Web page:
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Paleo Period 12000B.C - 8500B.C.
Archaic Period 8500B.C. - 1000B.C.
Woodland Period 1000B.C. - 900A.D.
Mississippian Period 900A.D. - 1650A.D.
Historic Period 1650A.D. - 1900A.D.
Pre-Columbian Period
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Museum of Native American History

 202 SW 'O' Street  Bentonville, AR 72712  (479) 273-2456


Archaic History
Around 10,000 years ago, with the large herd animals now extinct, the climate warming and the human population growing rapidly, it was the beginning of the Archaic Period. The Archaic period is also known as the time of the "hunters and gatherers". People were now living in small semi-permanent villages and gather local nuts, roots and berries for their diet. They also had to develop new tools to adapt to these changes.

The Atl-atl, or spear thrower, was a technological breakthrough as important to ancient man as the invention of the gun was to our more recent ancestors. The image is a depiction of a hunter using an atl-atl. The Atl-atl is a repeating spear and the handle acts as a lever that allows the user to throw a lighter spear at a great distance with far more accuracy.


The long shaft that is propelled from the atlatl handle is called the dart. River cane was used frequently in making these darts and they often attained a length of 6 or 7 feet long. The flint points are attached to a hard wood or bone smaller shaft called a foreshaft, which in turn is inserted into a hollow socket on the river cane dart. These foreshafts were not attached permanently and would detach from the main atlatl spear shaft and stay in the animal or target they struck. The atlatl dart could then be picked up and another foreshaft quickly inserted for another shot. By using a two-piece spear, the Native Americans could carry many of the small foreshafts while hunting and only need to carry one of the long dart shafts. This gave the convenience of multiple shots in an easy to carry package. The atlatl was in essence a repeating spear and is a classic example of early mans ingenuity.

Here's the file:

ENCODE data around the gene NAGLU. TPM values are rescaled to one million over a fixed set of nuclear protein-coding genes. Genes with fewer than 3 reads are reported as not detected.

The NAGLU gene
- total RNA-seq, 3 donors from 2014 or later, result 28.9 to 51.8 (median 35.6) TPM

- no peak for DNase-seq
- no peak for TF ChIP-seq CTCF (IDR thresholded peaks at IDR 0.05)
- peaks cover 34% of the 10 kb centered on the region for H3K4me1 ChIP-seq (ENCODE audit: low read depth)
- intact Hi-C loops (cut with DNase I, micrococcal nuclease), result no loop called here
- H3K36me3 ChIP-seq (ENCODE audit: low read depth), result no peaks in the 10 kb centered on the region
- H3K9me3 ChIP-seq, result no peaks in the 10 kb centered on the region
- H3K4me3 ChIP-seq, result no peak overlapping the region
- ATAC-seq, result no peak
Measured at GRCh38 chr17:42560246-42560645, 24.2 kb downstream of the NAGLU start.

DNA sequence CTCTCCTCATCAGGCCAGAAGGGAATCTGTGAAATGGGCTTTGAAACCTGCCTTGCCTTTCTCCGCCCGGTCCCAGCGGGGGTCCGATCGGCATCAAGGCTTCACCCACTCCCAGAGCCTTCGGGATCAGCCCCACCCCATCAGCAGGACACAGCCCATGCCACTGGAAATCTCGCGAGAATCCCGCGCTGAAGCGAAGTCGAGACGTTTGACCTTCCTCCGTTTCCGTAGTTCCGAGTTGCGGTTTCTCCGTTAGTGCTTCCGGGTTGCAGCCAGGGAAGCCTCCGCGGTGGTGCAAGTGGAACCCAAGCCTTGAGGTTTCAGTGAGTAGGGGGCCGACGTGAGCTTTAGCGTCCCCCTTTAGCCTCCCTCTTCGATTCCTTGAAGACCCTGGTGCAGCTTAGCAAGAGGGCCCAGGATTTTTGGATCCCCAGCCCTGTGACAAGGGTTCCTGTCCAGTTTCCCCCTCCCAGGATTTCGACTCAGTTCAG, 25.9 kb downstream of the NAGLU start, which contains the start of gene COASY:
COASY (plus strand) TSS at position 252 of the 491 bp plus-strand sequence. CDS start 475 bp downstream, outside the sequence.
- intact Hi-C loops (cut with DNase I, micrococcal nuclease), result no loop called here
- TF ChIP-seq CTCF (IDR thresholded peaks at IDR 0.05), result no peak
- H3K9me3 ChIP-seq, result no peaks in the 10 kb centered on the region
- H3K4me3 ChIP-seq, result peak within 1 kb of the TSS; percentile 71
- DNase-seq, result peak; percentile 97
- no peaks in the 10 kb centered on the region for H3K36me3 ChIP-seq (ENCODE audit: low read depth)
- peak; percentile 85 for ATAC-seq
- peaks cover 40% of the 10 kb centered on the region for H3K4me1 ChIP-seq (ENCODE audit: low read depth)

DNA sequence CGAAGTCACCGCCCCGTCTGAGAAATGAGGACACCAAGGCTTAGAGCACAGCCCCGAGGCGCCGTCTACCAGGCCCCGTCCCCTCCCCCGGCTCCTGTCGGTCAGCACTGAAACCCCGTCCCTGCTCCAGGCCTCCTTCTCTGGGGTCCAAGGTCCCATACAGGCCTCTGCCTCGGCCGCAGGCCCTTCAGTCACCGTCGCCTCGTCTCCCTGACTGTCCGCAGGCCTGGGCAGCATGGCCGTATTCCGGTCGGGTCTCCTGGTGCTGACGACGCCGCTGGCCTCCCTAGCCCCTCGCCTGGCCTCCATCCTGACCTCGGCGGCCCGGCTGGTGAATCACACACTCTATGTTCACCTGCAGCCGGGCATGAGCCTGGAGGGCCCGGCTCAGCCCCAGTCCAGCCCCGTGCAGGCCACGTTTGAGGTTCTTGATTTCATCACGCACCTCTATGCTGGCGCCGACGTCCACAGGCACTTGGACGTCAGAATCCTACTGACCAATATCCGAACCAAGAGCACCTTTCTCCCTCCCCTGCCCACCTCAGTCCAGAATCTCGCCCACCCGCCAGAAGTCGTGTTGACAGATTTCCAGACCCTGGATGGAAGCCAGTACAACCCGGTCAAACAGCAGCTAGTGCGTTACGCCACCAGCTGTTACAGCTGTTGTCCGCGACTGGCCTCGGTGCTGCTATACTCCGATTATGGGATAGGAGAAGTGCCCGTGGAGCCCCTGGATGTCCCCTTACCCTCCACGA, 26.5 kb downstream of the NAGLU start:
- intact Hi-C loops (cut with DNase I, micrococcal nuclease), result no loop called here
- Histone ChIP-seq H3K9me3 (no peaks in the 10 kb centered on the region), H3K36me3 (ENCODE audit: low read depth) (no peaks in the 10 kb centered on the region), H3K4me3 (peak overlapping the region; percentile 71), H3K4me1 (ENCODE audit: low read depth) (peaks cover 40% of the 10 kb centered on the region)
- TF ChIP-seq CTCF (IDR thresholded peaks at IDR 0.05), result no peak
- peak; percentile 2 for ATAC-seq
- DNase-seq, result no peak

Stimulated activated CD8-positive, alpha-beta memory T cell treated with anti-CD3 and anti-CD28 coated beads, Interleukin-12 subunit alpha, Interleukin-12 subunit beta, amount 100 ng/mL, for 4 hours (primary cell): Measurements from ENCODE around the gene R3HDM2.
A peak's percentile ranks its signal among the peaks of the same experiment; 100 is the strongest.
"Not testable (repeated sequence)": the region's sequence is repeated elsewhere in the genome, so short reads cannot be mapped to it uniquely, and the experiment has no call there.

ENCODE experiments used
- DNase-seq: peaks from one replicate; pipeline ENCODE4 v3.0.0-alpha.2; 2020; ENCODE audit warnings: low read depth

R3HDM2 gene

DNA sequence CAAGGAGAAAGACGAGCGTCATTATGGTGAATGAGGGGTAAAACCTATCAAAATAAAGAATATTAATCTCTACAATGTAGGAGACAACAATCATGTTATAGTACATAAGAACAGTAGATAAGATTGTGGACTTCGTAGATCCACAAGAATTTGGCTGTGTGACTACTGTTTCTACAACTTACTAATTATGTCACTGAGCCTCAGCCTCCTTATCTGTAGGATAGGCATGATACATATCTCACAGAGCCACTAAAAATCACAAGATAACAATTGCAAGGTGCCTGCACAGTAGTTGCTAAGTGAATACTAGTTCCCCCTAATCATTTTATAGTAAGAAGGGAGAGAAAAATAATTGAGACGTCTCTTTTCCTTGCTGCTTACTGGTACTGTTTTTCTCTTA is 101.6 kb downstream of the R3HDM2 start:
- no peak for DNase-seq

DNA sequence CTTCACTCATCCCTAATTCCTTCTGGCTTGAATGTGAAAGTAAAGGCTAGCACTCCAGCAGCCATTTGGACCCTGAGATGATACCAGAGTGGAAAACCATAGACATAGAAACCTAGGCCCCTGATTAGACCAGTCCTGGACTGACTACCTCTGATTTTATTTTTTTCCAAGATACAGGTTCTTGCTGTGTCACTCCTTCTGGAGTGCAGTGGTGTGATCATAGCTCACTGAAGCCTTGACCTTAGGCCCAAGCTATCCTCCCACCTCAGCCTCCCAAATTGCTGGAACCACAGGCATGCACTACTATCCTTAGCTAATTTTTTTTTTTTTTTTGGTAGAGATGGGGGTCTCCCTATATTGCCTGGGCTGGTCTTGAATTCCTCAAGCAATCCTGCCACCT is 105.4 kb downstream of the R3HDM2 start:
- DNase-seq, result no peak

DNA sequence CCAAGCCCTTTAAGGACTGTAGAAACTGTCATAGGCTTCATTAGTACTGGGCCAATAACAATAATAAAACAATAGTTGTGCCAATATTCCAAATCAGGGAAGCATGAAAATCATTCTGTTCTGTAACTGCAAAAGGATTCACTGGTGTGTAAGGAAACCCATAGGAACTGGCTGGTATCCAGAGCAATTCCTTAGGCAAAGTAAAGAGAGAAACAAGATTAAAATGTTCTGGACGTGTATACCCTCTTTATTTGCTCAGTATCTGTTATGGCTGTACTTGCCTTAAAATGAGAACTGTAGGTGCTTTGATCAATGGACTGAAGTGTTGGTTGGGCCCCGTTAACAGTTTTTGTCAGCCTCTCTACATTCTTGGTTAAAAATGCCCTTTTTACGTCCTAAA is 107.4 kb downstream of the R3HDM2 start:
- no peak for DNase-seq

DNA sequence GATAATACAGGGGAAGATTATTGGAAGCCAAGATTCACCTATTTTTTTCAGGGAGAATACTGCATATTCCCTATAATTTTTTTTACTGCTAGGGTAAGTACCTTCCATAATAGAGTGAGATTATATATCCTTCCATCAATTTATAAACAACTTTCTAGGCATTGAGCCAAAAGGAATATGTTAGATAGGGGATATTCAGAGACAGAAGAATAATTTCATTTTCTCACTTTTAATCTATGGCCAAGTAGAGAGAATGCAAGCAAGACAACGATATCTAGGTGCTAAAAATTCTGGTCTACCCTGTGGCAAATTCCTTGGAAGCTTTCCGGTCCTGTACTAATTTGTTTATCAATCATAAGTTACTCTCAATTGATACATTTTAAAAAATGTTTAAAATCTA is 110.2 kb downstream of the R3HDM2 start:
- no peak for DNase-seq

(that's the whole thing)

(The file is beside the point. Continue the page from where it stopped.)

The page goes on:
Food Processing
While hunting for meat was a main source of protein and nourishment, other foodstuffs were also necessary for a healthy diet. Much of the food was gathered in the wild, like nuts and berries, while others were gained through the cultivation of crops. The items in this display are all implements that were used by the Indians to help process their food that they had grown or otherwise acquired.


Not all artifacts and tools that the Native Americans used were made out of flint and created by knapping. Some tools, ornaments and other necessities were fashioned in other ways. One such method is called pecked and grinding. To create with the pecking a grinding method, a round rock, called a hammerstone, was held in one hand and used to strike the surface of the rock being shaped into the tool. Each time the hammerstone struck the rock, it would remove small portions of it. This process, called pecking, would shape the tool into its desired form. Once the tool was close to the desired shape, it was then ground or sanded with the use of sandstone until it was completed. A cutting edge was then ground or sanded along the bit edge.


Woodworking Tools
Wood was just as important to early man as it is to us today. Methods of acquiring and working the wood haven't changed that much over the years. Axes, celts, gouges, chisels and tools of many different configurations were used to chop down and shape wood.


Banenrstones are very unique itmes, and come in many different forms such as wing, saddleback and pick. Bannerstones can be found over most of North America, but are far more common east of the Mississippi River. Like axes and other hardstone items, they are fashioned by using the peck and grinding technique.


Bannerstones have been found associated with atlatls at a place called Indian knoll in Kentucky. While we know that at least some of them were used as atlatl components, different styles of bannerstones could have served for different functions. They are often made of very colorful and high-grade material, like many of them on display in the museum.



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Learning the Facts
Whether the first Americans originally entered the continent by land or by sea, evidence of their existence on the continent is found in the tools, weapons, and ornaments they left behind. Learn More

Your Personal Tour
Your personal tour starts with individual Audio Wands provided at the front door!
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  • Free Admission
  • Handicap Accessible

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